Pierre Gourdon had the love of God in his heart, a man’s love for a man’s God, and it seemed to him that in this golden sunset of a July afternoon the great Canadian wilderness all about him was whispering softly the truth of his faith and his creed. For Pierre was the son of a runner of the streams and forests, as that son’s father had been before him, and love of adventure ran in his blood, and romance, too; so it was only in the wild and silent places that he felt the soul in him attuned to that fellowship with nature which the good teachers at Ste. Anne de Beaupré did not entirely approve. Nature was Pierre’s God, and would ever be until he died. And though he had crept up the holy stair at Ste. Anne’s on his knees, and had touched the consecrated water from the sacred font, and had looked with awe upon mountains of canes and crutches left by those who had come afflicted and doubting and had departed cured and believing, still he was sure that in this sunset of a certain July afternoon he was nearer to the God he desired than at any other time in all his life.
Josette, his wife, slender and tired, her dark head bare in the fading sun, stood wistful and hoping at his side, praying gently that at last their long wanderings up the St. Lawrence and along this wilderness shore of Superior had come to an end, and that they might abide in this new paradise, and never travel again until the end of their days.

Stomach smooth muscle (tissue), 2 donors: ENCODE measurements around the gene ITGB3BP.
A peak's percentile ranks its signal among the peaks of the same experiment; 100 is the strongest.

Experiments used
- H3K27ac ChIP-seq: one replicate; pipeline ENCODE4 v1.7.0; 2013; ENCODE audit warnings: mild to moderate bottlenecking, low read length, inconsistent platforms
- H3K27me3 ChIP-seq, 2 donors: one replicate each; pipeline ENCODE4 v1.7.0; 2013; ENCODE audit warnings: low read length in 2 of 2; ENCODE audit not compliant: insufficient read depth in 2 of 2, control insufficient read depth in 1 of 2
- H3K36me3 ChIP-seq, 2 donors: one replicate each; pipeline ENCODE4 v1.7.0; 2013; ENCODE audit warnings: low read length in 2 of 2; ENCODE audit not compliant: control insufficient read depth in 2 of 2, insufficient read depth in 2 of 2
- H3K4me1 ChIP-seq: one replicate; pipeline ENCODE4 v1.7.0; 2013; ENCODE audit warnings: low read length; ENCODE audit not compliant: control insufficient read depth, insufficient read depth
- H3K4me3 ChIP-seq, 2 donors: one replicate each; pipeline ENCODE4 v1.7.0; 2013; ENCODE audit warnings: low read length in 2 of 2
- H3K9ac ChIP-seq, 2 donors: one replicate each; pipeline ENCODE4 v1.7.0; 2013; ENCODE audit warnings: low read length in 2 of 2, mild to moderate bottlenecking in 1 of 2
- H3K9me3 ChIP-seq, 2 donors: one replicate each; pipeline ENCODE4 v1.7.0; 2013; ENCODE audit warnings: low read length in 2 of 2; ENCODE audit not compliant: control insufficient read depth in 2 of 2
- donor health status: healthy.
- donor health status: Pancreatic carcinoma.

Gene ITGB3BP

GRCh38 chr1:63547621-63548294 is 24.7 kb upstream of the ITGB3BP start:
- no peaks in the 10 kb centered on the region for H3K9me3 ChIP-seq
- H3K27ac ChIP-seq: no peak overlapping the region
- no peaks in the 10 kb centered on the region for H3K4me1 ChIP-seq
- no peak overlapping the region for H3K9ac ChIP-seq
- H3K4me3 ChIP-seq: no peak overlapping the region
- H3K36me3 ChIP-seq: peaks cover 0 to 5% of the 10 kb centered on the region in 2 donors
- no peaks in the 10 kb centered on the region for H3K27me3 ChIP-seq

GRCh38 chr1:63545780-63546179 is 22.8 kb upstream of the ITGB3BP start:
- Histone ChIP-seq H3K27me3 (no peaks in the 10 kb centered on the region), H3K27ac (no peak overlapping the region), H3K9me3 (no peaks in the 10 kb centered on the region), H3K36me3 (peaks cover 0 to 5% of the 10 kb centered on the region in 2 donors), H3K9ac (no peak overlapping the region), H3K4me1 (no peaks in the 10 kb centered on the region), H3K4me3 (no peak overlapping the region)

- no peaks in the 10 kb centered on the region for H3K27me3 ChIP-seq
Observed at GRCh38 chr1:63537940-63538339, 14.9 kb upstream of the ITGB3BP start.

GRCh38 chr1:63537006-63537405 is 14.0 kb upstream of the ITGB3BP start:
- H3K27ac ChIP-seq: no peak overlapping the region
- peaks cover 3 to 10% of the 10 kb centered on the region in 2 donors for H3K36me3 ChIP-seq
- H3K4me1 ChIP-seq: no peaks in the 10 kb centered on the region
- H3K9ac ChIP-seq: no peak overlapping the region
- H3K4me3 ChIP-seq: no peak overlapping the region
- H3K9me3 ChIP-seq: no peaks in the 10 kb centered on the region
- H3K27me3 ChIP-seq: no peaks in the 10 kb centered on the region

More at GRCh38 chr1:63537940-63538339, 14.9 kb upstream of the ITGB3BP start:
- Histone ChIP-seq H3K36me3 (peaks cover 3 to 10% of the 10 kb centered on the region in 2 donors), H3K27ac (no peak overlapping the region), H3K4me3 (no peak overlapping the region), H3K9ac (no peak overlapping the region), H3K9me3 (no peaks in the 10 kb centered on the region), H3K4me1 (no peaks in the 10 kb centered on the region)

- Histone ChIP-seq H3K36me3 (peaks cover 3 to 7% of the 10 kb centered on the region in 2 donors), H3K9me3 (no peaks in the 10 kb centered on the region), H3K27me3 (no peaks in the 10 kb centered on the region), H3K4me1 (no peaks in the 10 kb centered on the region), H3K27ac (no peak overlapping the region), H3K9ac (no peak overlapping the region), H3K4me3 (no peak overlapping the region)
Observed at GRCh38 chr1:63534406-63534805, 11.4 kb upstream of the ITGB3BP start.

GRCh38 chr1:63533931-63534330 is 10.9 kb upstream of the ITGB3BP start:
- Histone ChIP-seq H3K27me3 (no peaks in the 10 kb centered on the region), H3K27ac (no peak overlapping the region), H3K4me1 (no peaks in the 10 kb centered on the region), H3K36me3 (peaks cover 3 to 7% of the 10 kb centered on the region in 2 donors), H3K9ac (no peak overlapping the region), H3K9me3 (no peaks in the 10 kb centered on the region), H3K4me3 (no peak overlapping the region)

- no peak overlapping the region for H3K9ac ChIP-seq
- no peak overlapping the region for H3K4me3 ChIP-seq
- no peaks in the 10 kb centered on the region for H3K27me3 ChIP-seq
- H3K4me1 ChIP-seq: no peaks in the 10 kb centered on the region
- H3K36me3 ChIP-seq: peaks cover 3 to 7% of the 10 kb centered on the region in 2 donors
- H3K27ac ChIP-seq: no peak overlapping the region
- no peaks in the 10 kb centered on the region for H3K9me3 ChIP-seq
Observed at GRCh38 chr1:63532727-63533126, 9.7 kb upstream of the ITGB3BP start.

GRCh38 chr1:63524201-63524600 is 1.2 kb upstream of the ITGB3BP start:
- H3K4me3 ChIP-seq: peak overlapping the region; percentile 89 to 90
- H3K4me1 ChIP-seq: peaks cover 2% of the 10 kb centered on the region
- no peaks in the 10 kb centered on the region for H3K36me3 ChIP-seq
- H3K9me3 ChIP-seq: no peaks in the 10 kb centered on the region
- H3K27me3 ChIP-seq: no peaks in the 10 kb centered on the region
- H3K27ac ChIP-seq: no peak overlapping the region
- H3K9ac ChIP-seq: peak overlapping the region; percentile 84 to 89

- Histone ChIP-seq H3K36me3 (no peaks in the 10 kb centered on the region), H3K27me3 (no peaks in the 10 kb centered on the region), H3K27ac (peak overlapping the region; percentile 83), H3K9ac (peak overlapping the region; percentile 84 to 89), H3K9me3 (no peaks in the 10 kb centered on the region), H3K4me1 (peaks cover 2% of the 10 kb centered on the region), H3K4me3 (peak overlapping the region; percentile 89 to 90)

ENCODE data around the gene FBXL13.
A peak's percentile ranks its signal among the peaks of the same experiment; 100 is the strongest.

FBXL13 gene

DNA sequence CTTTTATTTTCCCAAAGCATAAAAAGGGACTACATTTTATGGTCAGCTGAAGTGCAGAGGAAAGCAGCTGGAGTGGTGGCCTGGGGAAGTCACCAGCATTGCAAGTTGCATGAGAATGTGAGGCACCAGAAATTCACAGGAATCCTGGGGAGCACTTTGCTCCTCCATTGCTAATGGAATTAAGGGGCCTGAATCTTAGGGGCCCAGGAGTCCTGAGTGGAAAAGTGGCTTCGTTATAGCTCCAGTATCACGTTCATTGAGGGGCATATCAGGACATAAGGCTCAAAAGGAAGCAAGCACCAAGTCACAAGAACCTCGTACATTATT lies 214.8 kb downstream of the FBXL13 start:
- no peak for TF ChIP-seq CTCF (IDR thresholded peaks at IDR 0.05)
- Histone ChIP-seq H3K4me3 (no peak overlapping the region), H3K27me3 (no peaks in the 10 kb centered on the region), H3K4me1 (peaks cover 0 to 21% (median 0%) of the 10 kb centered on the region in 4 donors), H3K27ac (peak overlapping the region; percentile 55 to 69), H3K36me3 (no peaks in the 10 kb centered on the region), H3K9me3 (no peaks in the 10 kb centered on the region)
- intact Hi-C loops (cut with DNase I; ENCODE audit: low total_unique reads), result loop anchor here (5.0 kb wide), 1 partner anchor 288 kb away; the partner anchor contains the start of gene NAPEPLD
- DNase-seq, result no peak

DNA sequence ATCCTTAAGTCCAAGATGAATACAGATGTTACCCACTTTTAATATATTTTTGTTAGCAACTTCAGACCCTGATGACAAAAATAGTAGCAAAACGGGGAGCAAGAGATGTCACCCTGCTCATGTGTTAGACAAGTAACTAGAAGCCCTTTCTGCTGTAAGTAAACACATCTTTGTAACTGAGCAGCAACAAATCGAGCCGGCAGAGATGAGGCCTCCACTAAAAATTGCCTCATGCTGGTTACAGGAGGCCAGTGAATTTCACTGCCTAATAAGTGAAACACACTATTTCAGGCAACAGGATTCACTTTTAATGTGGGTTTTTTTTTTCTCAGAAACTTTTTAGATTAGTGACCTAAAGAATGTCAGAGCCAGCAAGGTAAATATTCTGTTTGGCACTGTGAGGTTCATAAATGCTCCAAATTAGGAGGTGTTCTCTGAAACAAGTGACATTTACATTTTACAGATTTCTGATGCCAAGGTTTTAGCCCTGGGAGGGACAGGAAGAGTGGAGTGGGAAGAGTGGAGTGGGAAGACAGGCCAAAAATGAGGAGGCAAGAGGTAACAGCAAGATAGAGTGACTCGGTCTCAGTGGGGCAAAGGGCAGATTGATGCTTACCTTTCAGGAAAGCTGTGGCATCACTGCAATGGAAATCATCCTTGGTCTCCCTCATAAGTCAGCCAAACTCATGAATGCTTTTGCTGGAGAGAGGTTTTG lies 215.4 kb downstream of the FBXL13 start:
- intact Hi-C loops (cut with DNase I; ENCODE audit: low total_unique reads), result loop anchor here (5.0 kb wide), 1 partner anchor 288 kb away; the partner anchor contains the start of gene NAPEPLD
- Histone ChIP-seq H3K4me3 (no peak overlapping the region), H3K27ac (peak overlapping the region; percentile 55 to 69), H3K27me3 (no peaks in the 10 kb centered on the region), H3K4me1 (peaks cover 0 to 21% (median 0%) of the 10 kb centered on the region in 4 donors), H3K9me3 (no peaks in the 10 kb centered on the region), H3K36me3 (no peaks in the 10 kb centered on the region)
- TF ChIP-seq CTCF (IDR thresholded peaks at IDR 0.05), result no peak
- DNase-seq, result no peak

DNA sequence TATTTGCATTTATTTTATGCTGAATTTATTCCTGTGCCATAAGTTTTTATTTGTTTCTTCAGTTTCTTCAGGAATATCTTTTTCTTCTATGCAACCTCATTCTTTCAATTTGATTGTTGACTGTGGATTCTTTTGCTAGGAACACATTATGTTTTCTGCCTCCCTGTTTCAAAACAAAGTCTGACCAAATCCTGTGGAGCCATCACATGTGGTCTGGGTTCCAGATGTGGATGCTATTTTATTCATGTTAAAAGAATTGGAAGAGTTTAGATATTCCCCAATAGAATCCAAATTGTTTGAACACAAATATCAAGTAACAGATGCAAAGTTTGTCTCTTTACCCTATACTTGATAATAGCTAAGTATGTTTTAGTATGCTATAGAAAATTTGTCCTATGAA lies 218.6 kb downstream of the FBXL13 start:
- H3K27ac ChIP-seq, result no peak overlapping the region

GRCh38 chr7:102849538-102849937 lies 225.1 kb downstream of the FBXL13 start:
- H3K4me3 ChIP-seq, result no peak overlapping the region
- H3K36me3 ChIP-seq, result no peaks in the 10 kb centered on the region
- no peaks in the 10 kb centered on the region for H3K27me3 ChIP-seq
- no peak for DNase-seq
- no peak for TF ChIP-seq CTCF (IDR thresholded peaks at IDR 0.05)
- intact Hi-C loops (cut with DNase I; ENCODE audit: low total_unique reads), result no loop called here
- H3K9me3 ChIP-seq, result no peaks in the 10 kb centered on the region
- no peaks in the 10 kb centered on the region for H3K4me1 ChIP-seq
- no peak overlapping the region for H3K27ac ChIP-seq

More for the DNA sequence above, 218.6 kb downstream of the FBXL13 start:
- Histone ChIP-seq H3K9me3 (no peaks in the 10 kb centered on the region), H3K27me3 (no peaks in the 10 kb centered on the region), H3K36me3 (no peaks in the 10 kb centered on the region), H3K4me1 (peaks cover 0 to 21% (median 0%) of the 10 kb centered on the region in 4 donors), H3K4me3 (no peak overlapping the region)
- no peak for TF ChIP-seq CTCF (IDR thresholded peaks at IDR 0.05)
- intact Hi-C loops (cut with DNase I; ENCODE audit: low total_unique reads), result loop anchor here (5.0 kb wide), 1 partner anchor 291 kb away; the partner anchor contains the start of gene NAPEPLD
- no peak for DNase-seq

Back of them, where a little stream ran out of the cool forest, a tireless boy quested on hands and knees in the ferns and green grass for wild strawberries, and though strawberry season was late his mouth was smeared red.
The man said, pointing down, “It makes one almost think the big lake is alive, and a hand is reaching in for him.”
“Yes, they are Five Fingers of water reaching in from the lake,” agreed Josette, seating herself wearily upon a big stone, “though it seems to me there should be only four fingers, and one thumb.”
And so the place came to be named, and through all the years that have followed since that day it has tenaciously clung to its birthright.
The boy came to his mother, bringing her strawberries to eat; and the man, climbing a scarp of rock, made a megaphone of his hands and hallooed through it until an answering shout came from deep in the spruces and balsams, and a little later Dominique Beauvais came out to the edge of the slope, his whiskered face bright with expectancy, and with him his little wife Marie, panting hard to keep pace with his long legs.